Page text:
The aim of our Association is extremely simple: we offer to read the life story of any person who has written one. The task is both simple and very difficult . In ordinary life, and even in academic life, you don't read indiscriminately. But with APA, we read absolutely everything that we are sent. Moreover, when you read a life story, you are not obliged to give your impression of it to the author, but we are. Why have we created that sort of new "public service"? Perhaps because French society is not welcoming to autobiographical writings, even though many can be seen in bookshops. This prejudice may well be a trait peculiar to Catholic countries, where displaying the self is frowned upon. [3]

The idea of founding an association first occurred to me in the early nineties, after a long drift from canonical texts. I gradually went from the study of masterpieces of the autobiographical genre to that of ordinary autobiographies, all forms of ordinary autobiography: oral history (I recorded the oral history of my own family by interviewing my parents and siblings), collaborative autobiography, and just ordinary autobiographies. I read scores, probably hundreds of those autobiographies published at their author's own expense, which are usually looked down upon, and found real treasures among them. Then I immersed myself into the autobiographies written by ordinary people in the nineteenth century. They had often been published by local printers and had had a small circulation, but they are available at the Bibliothèque nationale de France. Then I widened my interest to nineteenth century unpublished autobiographies that had been deposited in the archives or kept in families. In the latter case, how could I get hold of them? Every single time I happened to speak on the radio or to be interviewed by a newspaper, I launched an appeal: "If by any chance you have nineteenth century life stories or diaries in your family papers, please write to me, I am interested." And that is how it all started. [4]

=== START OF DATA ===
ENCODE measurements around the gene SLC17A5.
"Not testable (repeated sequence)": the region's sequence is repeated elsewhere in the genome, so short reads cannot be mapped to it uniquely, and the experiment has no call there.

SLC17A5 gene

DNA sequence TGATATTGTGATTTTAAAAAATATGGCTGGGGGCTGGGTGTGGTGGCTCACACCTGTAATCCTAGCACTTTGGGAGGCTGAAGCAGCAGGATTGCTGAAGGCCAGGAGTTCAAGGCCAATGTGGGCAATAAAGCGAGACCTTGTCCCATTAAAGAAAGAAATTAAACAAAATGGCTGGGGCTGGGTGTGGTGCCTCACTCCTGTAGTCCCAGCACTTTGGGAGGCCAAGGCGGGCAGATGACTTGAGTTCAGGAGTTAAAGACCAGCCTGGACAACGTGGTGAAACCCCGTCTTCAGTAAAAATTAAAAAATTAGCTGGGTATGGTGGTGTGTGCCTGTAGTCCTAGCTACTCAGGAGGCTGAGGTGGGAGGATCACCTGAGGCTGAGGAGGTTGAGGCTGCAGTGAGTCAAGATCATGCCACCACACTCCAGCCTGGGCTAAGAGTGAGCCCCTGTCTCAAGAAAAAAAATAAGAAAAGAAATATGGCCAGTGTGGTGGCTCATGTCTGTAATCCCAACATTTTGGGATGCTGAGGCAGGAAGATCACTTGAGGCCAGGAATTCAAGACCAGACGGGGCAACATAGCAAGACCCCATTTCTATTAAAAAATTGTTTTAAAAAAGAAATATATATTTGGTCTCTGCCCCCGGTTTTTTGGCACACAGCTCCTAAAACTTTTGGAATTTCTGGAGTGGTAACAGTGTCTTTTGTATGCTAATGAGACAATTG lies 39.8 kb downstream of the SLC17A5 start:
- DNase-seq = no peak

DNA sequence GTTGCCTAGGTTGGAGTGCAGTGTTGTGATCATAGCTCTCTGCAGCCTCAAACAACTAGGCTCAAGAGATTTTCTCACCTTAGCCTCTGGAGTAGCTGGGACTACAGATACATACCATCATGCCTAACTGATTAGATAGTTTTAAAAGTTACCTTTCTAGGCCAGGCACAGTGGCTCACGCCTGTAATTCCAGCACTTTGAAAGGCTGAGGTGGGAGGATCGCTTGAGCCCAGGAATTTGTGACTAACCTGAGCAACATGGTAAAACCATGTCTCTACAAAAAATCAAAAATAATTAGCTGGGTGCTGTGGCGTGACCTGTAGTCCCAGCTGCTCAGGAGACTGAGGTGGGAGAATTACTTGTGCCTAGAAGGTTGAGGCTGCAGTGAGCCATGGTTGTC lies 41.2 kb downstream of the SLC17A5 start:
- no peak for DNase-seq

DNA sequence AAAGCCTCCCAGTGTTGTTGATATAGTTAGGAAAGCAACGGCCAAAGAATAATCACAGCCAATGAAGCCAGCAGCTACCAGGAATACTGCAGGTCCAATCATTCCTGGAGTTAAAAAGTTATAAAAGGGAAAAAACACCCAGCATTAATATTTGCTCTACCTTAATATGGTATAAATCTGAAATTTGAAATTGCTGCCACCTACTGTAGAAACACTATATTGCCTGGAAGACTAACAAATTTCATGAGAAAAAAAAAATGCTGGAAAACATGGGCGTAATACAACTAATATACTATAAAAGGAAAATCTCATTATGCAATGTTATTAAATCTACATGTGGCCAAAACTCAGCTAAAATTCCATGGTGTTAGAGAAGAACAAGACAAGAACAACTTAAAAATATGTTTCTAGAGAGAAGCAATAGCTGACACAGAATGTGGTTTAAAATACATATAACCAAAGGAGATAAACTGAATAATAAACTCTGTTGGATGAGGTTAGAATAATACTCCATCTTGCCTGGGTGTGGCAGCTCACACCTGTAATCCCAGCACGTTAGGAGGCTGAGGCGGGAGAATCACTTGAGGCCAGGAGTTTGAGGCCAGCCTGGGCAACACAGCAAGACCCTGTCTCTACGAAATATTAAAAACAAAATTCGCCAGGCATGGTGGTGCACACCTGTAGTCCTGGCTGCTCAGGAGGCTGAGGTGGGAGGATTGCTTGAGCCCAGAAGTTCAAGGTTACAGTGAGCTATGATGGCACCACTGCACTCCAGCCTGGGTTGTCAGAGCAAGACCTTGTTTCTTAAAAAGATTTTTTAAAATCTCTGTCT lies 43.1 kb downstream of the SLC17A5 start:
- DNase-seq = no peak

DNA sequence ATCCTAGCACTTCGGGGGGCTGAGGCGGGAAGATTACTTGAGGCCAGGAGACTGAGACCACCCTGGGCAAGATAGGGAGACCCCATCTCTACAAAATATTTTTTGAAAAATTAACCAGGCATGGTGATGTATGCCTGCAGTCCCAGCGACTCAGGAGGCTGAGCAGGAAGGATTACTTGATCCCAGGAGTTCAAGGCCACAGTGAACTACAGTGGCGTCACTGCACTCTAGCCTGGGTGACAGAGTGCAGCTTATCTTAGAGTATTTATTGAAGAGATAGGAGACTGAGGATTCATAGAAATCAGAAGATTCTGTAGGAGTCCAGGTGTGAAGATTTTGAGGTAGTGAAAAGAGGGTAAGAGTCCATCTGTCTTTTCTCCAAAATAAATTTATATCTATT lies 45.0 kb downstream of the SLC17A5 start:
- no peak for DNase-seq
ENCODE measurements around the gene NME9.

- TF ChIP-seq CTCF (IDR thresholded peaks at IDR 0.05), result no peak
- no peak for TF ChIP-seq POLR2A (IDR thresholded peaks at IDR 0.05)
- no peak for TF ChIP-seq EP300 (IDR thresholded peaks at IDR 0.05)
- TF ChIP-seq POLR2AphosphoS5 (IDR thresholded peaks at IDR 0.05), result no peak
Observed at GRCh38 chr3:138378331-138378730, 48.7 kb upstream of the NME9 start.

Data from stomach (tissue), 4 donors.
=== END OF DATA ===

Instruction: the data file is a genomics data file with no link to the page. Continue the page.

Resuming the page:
At first I got normal answers, yes, my correspondents had texts from the last century and were willing to let me see them. But one day, I received a letter which ran more or less as follows: "Sir, I have read your appeal in ... [such or such newspapers]. I am writing you to tell you that I have no autobiographical writings in my family archives." I was all the more surprised as the rest of the letter was very long. After a few convoluted sentences, my correspondent came to the point: "But I have something that might interest you ... ," and it was his own autobiography. Then he became profusely apologetic: "I am sorry, I know I was not born in the nineteenth century, but ... ." The first time I got such a letter, I was amused, I smiled. After getting a few more, I started meditating. And now I shall meditate in this article first on my correspondents' predicament, then on the predicament I was now in. [5]

2. A Story-Reading Group Solution for Ordinary Autobiographers

Why had my correspondents feigned to misunderstand my appeal? Because they were in a quandary. People who have kept or keep diaries or have written autobiographical texts, when they reach the second half of their lives, inevitably ask themselves what will become of their writings after their death. Moreover, especially when they have written a life story, they would like to share it while still alive with a few fellow human beings. [6]

Three solutions are available: